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Electoral college end seen as ‘dangerous’

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Posted: Thursday, April 24, 2014 8:58 am

A move by several states to change the “electoral college” into a popular vote for president would be “very dangerous” and would “give up our sovereignty,” former US Rep. Francisco “Quico” Canseco said Tuesday.

Canseco, who was elected to the 23rd Congressional District that includes Alpine in the Republican landslide of 2010, said the election of the president was to be decided by the electoral college to protect the smaller states when the US Constitution was created.

Changing to a straight popular vote would mean Presidents would only have to run in the larger cities like New York, Chicago, Dallas and Houston, and smaller areas would have no voice.

“That would be the end of the Republic,” he said, referring to the fact that the United States is a republic in which individual voters select people to represent them in government.

The preface to the US Constitution says “We the people,” not “we the politicians,” he said. Ours was the first country in the world to put sovereignty in the hands of the people, not the government, and current policies in Washington endanger that balance, Canseco said.

There was great concern as the Constitution was debated about protecting smaller areas and minorities. 

“There are anomalies, to be sure,” he said. “If Al Gore carried the popular vote but George [W.] Bush won the electoral vote, that’s an anomaly. So be it. That’s our system and it has worked very well for more than 220 years.”

Canseco faces Will Hurd of San Antonio for the Republican nomination in the runoff May 27. The winner of the runoff will face Democrat Pete Gallego of Alpine in November.

In a wide-ranging discussion with supporters at the Reata Restaurant Tuesday night and the Bread and Breakfast Wednesday morning, Canseco said a rapidly-growing economy would do help the country deal with a deficit of more than $17 trillion far more than tax increases would.

One key tool would be trade with our neighbors and the US does not currently have a Latin American trade policy.

  • Discuss

Welcome to the discussion.


  • toto posted at 1:44 pm on Thu, Apr 24, 2014.

    toto Posts: 3

    In Gallup polls since 1944, only about 20% of the public has supported the current system of awarding all of a state's electoral votes to the presidential candidate who receives the most votes in each separate state (with about 70% opposed and about 10% undecided).

    Support for a national popular vote is strong among Republicans, Democrats, and Independent voters, as well as every demographic group in virtually every state surveyed in recent polls
    in recent or past closely divided Battleground states: CO – 68%, FL – 78%, IA --75%, MI – 73%, MO – 70%, NH – 69%, NV – 72%, NM– 76%, NC – 74%, OH – 70%, PA – 78%, VA – 74%, and WI – 71%;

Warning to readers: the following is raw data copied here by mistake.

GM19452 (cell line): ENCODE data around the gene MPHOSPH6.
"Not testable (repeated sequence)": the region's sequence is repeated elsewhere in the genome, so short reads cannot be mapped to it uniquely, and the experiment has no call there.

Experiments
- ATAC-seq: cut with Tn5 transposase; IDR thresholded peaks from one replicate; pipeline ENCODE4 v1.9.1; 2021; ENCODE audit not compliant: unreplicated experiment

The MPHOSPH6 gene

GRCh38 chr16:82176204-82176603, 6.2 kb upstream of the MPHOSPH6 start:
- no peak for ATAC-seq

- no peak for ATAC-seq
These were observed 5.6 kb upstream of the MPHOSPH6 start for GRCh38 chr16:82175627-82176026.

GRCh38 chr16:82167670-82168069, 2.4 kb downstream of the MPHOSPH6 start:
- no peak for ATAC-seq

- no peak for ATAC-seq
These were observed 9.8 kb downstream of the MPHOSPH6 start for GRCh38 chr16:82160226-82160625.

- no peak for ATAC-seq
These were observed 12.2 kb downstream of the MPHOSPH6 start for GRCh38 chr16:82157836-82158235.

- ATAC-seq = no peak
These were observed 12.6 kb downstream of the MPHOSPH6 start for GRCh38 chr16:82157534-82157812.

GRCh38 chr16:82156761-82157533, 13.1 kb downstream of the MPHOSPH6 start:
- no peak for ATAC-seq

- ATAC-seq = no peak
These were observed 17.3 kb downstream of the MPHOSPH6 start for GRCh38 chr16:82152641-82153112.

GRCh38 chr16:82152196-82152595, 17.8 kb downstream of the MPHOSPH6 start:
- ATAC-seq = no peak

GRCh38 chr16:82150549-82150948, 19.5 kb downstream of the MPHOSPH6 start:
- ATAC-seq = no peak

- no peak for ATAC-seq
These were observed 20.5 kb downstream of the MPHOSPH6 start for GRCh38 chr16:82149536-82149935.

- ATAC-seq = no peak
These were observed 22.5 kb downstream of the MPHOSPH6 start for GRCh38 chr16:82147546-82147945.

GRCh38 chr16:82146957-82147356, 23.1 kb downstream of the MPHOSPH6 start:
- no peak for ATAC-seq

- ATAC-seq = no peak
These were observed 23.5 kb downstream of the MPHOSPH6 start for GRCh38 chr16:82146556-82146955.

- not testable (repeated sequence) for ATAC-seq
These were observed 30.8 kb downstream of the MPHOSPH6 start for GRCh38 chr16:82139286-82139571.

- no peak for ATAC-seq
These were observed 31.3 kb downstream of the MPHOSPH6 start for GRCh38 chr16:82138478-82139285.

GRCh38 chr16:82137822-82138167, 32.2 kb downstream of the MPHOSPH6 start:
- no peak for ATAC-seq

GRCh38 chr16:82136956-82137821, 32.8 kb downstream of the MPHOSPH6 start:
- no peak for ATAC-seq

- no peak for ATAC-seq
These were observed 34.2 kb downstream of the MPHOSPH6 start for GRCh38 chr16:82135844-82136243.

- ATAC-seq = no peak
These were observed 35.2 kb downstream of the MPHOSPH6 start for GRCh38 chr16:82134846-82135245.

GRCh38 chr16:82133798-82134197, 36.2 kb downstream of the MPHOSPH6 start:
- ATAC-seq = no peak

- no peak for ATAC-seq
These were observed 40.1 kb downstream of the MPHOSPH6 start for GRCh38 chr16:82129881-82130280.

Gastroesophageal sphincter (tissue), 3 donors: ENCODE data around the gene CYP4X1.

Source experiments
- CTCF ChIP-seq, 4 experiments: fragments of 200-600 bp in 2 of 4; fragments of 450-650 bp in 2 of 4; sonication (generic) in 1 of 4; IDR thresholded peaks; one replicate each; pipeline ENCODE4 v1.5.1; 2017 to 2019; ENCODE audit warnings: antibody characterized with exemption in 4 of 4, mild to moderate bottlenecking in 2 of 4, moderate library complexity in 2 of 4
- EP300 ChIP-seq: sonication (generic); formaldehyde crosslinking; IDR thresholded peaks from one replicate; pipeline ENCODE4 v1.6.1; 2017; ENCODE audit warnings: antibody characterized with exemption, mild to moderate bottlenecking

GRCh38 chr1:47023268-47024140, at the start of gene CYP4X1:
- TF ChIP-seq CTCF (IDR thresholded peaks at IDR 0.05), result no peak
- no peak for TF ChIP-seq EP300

in Small states (3 to 5 electoral votes): AK – 70%, DC – 76%, DE – 75%, ID – 77%, ME – 77%, MT – 72%, NE 74%, NH – 69%, NV – 72%, NM – 76%, OK – 81%, RI – 74%, SD – 71%, UT – 70%, VT – 75%, WV – 81%, and WY – 69%;
    in Southern and Border states: AR – 80%, KY- 80%, MS – 77%, MO – 70%, NC – 74%, OK – 81%, SC – 71%, TN – 83%, VA – 74%, and WV – 81%; and
    in other states polled: AZ – 67%, CA – 70%, CT – 74%, MA – 73%, MN – 75%, NY – 79%, OR – 76%, and WA – 77%.
    Americans believe that the candidate who receives the most votes should win.

    The bill has passed 33 state legislative chambers in 22 rural, small, medium, and large states with 250 electoral votes. The bill has been enacted by 11 jurisdictions with 165 electoral votes – 61% of the 270 necessary to go into effect.


  • toto posted at 1:41 pm on Thu, Apr 24, 2014.

    toto Posts: 3

    With National Popular Vote, every voter would be equal. Candidates would reallocate their time, the money they raise, and their ad buys to no longer ignore 80% of the states and voters.

    Presidential candidates concentrate their attention on only a handful of closely divided "battleground" states and their voters. There is no incentive for them to bother to care about the majority of states where they are hopelessly behind or safely ahead to win.
    10 of the original 13 states are ignored now.
    Four out of five Americans were ignored in the 2012 presidential election. After being nominated, Obama visited just eight closely divided battleground states, and Romney visited only 10. These 10 states accounted for 98% of the $940 million spent on campaign advertising. They decided the election.
    None of the 10 most rural states mattered, as usual.
    About 80% of the country was ignored --including 24 of the 27 lowest population and medium-small states, and 13 medium and big states like CA, GA, NY, and Texas.